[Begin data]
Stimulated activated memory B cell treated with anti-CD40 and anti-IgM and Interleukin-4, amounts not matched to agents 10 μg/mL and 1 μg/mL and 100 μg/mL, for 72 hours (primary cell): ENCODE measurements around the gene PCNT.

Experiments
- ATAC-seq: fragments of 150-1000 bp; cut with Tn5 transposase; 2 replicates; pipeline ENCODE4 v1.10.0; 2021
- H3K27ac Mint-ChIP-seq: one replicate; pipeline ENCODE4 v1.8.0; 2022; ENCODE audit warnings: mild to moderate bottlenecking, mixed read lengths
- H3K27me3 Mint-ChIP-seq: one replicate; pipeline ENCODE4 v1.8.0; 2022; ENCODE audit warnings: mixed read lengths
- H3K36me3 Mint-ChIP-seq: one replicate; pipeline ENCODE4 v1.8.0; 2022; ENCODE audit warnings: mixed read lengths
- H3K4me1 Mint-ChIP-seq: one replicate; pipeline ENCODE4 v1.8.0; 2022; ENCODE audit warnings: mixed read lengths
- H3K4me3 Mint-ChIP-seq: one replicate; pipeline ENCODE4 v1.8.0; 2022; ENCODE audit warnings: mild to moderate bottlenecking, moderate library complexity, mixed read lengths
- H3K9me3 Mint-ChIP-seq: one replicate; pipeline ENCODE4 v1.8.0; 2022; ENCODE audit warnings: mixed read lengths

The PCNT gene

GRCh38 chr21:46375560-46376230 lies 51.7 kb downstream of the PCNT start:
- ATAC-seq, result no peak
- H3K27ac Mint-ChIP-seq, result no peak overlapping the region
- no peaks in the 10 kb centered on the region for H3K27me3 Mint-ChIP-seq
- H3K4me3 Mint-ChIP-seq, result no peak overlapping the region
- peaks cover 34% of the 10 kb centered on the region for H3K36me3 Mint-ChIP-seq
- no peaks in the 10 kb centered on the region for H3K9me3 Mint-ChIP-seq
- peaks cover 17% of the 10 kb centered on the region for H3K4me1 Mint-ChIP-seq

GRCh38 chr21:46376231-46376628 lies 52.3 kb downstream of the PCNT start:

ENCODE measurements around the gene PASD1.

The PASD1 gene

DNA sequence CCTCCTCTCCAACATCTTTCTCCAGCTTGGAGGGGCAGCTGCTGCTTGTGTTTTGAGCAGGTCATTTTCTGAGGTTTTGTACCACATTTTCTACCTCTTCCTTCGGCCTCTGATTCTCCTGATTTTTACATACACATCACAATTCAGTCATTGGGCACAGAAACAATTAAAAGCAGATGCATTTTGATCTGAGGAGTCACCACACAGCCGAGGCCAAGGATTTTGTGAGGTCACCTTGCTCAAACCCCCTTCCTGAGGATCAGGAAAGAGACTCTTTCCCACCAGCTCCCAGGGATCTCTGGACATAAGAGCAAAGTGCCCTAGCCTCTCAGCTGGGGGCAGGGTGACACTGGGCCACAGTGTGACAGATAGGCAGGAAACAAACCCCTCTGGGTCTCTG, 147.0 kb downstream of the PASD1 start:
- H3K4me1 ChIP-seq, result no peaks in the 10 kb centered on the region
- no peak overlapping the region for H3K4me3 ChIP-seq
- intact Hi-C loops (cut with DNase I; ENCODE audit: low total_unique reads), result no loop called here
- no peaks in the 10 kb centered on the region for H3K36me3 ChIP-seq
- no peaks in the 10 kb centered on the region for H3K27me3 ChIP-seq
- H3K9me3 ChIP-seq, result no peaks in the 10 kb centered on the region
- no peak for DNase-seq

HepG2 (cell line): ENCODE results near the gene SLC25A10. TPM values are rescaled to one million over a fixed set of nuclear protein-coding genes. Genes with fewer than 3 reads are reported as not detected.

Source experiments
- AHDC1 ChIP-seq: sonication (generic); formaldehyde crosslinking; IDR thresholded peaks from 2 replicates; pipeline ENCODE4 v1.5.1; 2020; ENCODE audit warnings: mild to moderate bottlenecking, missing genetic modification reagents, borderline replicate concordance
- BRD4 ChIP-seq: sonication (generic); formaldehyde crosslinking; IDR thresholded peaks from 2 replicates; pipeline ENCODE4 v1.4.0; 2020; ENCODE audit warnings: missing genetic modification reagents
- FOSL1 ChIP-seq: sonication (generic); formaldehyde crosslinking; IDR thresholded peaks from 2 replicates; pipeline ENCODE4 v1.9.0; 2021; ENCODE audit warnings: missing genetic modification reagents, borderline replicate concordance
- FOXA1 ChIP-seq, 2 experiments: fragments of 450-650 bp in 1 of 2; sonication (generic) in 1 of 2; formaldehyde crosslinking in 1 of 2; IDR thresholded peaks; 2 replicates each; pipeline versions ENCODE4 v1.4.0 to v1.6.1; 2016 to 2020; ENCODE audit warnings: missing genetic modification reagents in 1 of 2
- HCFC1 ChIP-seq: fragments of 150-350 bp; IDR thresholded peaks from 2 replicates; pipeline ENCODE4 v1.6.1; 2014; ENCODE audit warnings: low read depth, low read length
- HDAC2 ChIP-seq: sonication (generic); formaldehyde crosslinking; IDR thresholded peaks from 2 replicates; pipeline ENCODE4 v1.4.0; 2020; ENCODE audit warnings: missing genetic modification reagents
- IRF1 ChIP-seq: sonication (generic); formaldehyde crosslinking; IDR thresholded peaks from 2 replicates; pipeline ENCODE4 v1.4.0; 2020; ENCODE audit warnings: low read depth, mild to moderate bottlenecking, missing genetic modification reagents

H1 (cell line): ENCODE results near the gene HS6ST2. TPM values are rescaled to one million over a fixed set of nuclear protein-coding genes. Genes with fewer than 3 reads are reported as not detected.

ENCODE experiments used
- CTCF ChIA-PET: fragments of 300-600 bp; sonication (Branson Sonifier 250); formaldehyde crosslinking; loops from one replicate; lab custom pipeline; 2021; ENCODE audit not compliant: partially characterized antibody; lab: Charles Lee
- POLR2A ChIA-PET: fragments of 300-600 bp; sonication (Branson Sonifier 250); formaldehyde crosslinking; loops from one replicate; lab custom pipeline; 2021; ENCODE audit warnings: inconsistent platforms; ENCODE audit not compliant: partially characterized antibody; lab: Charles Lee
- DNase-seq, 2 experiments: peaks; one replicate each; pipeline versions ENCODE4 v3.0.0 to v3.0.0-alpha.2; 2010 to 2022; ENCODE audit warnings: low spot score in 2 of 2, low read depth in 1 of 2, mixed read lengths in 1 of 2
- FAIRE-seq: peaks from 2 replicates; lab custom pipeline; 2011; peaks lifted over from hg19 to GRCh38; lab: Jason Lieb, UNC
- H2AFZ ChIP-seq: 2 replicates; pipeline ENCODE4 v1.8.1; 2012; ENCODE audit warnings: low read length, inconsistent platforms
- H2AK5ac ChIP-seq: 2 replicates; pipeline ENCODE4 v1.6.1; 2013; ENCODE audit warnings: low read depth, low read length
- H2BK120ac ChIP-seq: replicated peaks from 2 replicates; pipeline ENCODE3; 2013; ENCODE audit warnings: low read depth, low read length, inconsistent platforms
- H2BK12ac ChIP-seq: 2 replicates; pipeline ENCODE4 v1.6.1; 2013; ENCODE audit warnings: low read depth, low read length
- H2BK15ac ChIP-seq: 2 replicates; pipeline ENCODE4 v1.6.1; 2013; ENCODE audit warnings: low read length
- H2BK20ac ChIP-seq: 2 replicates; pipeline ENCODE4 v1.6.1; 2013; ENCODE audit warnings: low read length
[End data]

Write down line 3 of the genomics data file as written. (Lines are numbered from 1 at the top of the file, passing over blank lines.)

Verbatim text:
- ATAC-seq: fragments of 150-1000 bp; cut with Tn5 transposase; 2 replicates; pipeline ENCODE4 v1.10.0; 2021